In Tibet’s rural development, besides tangible investment in such areas as rural public facilities, farming and livestock breeding infrastructure, rural organization and management, another important element concerned with is the formation of a concept of management. That is, make rural development adapt itself to an open society and market economy, so as to take rural management as an intrinsic part of and a new orientation for rural construction. If infrastructure construction is regarded as an external environment construction, the concept of management is market awareness. Tibet’s rural construction should be adaptable to the market economy. We should gear it to the needs of opening-up and broadening the rural tourism market so as to push its towns and villages with a positive stance into the huge market economy, turning them into unique economic entity with Tibetan cultural characteristics and the natural scenery of the countryside. Therefore, it will become a brand name well received by the market. In this way, better economic returns will have been obtained, which will change the prejudice that rural development achieves only poor benefits. A number of gorgeous natural scenic spots and places of cultural heritage in Tibet’s countryside, including folk handcrafts, feature products, customs, legends and well-known temples, will gradually become marketable brands if properly managed and popularized. Thus, a new way of development for rural areas can be found. In fact, in some villages such as Gongzong Vilage in Nying-khri Town (ecological tourism) and Bangna Village (ancient tree tour), tourism recommendations in the countryside targeting the local ecological scenic spots was already initiated and better performance gained. Places such as Thon-pa Village in sNye-mo County (where traditional Tibetan incense is made), Karma Village in Chab-mdo County (famous for craftsmanship of Buddha’s images) and bSam-yas Village (the site of bSam-yas Monastery, Gra-nang County) have conditions to turn themselves into brand villages appealing to tourists, so that folk culture will be enlivened to become a new resource which boosts economic development and breaks into the market. Thus, the existence of towns and villages is not necessarily a burden to social development and urbanization. The point is how to properly treat and explore rural areas, so as to assimilate rural resources into the open society and market economy, construct and enrich rural areas through development and innovation.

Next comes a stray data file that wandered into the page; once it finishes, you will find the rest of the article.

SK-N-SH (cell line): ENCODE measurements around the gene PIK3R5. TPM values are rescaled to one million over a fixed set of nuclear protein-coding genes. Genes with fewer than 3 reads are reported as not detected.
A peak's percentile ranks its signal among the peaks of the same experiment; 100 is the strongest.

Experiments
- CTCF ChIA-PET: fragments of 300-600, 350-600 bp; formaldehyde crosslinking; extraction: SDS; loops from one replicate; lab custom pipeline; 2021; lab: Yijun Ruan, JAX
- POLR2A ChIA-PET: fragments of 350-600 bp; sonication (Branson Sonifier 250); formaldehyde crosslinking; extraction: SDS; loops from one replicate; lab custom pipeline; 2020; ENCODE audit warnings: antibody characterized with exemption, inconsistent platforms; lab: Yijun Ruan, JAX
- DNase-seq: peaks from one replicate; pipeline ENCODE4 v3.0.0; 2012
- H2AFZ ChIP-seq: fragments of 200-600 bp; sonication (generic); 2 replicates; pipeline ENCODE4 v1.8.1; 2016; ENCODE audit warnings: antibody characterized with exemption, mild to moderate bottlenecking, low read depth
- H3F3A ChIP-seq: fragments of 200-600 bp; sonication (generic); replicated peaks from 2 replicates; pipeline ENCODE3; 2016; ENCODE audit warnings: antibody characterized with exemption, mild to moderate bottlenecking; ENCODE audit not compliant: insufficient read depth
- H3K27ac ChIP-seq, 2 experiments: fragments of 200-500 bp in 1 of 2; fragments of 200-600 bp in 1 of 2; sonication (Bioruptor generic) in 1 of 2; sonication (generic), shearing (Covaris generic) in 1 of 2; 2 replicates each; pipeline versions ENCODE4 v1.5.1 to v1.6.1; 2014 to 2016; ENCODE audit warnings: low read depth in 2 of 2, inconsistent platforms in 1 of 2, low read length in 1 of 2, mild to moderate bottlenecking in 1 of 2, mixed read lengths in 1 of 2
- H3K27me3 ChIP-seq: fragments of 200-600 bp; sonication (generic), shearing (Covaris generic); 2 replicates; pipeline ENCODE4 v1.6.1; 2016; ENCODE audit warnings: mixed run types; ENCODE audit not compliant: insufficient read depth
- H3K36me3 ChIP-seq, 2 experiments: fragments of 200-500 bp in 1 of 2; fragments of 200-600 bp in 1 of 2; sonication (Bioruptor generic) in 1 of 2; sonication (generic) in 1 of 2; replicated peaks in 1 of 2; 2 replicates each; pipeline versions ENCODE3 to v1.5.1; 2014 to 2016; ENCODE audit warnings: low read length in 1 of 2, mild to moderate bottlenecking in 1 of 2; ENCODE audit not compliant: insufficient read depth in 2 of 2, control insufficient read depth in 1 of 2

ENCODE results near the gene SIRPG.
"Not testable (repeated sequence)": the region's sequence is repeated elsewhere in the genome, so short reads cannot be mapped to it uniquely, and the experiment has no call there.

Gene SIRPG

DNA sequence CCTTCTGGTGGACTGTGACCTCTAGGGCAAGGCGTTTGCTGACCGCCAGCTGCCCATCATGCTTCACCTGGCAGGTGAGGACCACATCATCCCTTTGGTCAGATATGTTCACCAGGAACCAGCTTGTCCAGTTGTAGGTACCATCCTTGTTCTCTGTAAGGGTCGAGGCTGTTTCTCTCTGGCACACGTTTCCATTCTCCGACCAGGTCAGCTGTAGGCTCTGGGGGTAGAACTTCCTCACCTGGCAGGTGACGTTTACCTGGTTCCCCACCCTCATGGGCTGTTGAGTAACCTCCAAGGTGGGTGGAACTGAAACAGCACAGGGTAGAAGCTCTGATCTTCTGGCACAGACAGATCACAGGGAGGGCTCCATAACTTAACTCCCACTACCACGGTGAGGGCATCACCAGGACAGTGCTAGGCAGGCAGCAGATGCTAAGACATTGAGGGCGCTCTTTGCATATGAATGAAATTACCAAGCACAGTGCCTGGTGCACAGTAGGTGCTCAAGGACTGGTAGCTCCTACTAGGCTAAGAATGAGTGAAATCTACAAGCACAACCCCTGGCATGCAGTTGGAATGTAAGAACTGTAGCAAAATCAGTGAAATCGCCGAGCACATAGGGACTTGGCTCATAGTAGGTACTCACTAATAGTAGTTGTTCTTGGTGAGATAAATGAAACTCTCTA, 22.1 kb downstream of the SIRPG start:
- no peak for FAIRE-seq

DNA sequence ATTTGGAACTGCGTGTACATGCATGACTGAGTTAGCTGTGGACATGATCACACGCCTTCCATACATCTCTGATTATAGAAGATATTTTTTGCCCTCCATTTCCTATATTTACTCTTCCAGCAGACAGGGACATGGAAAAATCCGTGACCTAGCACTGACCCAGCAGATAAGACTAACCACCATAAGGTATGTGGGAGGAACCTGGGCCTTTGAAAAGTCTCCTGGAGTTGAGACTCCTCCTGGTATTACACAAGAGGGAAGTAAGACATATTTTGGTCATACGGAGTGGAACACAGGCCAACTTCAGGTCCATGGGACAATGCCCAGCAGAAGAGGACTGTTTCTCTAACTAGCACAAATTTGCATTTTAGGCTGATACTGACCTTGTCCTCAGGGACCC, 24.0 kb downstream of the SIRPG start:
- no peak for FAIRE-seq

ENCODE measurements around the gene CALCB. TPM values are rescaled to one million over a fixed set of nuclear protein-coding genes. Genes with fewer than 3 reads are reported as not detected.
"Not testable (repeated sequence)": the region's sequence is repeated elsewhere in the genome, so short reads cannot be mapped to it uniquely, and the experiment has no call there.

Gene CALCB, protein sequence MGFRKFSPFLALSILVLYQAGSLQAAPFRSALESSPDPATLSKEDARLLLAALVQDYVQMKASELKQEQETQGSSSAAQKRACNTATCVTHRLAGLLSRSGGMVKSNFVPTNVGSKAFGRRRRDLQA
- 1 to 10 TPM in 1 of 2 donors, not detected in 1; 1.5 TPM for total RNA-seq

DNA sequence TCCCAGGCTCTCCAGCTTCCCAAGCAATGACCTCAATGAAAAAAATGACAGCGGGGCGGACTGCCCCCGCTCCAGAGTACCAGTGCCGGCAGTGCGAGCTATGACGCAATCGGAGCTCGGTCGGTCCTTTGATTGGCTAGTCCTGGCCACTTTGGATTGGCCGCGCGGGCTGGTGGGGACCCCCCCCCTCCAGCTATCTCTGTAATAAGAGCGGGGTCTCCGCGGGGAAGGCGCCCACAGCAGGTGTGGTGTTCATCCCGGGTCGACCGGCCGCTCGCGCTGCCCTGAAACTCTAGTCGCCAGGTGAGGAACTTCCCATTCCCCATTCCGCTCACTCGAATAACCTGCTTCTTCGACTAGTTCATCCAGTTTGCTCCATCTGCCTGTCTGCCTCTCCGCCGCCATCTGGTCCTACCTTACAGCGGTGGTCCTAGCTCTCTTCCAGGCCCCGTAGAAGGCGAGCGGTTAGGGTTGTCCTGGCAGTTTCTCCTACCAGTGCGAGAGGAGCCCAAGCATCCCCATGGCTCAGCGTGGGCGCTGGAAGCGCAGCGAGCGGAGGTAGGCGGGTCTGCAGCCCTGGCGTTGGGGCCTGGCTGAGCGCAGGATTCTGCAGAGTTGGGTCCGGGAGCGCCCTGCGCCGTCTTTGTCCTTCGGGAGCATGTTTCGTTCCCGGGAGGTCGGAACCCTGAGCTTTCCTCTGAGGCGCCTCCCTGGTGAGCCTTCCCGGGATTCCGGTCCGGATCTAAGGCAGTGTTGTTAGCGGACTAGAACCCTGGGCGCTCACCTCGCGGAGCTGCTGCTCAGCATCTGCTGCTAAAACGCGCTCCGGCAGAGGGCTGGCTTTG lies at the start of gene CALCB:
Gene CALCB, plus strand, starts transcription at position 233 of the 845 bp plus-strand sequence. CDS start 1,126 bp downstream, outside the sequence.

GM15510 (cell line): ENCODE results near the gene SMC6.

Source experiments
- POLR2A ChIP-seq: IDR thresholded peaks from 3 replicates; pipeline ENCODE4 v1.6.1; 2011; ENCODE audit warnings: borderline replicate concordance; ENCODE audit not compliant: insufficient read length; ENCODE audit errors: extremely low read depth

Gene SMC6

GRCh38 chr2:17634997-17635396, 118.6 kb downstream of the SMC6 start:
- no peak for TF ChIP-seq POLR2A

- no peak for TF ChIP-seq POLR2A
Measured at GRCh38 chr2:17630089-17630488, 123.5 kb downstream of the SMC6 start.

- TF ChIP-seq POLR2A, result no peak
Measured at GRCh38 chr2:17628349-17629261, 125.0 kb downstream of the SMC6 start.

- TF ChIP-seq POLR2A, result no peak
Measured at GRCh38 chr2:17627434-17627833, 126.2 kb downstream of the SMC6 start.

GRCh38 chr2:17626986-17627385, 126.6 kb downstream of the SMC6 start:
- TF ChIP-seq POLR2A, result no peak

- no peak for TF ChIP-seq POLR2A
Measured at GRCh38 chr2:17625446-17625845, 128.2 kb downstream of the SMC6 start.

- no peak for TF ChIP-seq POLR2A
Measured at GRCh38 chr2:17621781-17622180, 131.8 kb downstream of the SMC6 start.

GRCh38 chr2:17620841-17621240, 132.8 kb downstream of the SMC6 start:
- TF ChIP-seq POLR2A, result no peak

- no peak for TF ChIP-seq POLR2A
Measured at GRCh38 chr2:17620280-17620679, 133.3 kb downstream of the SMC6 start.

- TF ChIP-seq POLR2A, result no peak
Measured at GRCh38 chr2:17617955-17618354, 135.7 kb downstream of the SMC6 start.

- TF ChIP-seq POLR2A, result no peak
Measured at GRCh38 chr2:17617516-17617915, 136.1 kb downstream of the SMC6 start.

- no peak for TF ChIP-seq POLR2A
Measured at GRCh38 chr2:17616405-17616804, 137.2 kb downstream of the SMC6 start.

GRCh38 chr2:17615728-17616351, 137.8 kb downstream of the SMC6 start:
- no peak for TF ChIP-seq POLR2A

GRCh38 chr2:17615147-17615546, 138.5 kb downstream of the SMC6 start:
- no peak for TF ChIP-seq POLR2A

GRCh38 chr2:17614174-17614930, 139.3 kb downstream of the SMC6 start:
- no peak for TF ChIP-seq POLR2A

It needs to be pointed out that rural management does not mean to operate a small-scale peasant economy. In other words, rural development does not need to treat the rural economy as a closed self-sufficient economic entity. It is inclined to steer rural areas into urban modernization by revitalizing neglected and idle rural resources. In that case, the small-scale economy will be brought into the orbit of the market economy and integrated into the open society, which will alter its production mode in the course of marketing, organization and socialization. Hence, the new orientation of rural development – namely; rural management, suggests that it should consciously acquire a pioneering spirit against the background of the market economy instead of pursuing a self-supporting growth far away from markets, or passively waiting to be marketed. In this sense, rural management is also a way to dissolve the small-scale economy.

 

 

IV. Management Strategies for Tibet’s Rural Areas